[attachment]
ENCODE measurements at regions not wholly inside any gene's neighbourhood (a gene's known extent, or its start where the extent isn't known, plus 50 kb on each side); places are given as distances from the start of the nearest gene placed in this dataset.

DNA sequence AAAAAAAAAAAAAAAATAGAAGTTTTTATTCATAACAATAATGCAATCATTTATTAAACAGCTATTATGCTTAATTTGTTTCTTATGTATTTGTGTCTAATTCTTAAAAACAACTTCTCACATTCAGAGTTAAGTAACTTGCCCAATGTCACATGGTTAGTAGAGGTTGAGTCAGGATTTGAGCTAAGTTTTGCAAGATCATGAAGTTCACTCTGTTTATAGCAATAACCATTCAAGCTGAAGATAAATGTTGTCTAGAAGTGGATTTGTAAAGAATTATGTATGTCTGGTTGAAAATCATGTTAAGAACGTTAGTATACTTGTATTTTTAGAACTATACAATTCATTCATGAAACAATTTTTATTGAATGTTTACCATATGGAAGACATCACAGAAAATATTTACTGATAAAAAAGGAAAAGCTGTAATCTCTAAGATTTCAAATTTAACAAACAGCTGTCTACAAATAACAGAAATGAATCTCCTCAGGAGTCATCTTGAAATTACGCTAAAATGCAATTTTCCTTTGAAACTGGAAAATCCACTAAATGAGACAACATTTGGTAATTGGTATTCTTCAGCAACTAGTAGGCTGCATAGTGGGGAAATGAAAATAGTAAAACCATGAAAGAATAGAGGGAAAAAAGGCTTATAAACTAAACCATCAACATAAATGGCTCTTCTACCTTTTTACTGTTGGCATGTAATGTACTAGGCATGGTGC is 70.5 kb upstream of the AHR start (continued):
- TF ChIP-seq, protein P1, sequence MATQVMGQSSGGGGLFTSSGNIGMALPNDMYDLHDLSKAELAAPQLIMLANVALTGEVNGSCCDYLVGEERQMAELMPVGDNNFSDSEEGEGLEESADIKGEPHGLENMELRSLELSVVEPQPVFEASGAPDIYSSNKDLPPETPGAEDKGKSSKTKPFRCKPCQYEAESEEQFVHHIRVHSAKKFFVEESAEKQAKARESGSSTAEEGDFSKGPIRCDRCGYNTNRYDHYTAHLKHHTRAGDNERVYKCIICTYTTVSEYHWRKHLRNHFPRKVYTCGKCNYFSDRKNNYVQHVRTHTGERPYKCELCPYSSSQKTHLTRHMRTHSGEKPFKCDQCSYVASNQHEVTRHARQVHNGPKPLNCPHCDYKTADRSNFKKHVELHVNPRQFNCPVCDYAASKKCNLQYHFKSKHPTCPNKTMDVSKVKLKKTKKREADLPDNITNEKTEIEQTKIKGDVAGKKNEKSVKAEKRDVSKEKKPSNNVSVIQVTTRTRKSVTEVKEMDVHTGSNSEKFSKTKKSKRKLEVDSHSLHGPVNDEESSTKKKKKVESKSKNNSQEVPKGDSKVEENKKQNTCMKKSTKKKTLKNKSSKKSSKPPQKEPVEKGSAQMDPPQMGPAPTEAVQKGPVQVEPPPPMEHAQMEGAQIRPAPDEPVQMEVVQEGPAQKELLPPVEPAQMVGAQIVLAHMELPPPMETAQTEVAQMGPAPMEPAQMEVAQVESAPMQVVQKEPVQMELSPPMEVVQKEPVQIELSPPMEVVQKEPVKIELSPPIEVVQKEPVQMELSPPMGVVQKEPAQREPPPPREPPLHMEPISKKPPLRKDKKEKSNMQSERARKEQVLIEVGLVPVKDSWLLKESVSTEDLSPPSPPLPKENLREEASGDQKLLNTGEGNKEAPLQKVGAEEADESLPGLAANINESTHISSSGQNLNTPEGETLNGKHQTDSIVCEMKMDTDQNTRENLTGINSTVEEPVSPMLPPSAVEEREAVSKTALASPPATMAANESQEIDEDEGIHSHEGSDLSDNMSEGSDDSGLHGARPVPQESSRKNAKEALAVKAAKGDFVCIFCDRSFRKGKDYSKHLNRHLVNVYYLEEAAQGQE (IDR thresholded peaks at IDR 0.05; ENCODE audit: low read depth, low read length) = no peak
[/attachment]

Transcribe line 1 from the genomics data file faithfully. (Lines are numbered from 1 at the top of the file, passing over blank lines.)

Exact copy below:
ENCODE measurements at regions not wholly inside any gene's neighbourhood (a gene's known extent, or its start where the extent isn't known, plus 50 kb on each side); places are given as distances from the start of the nearest gene placed in this dataset.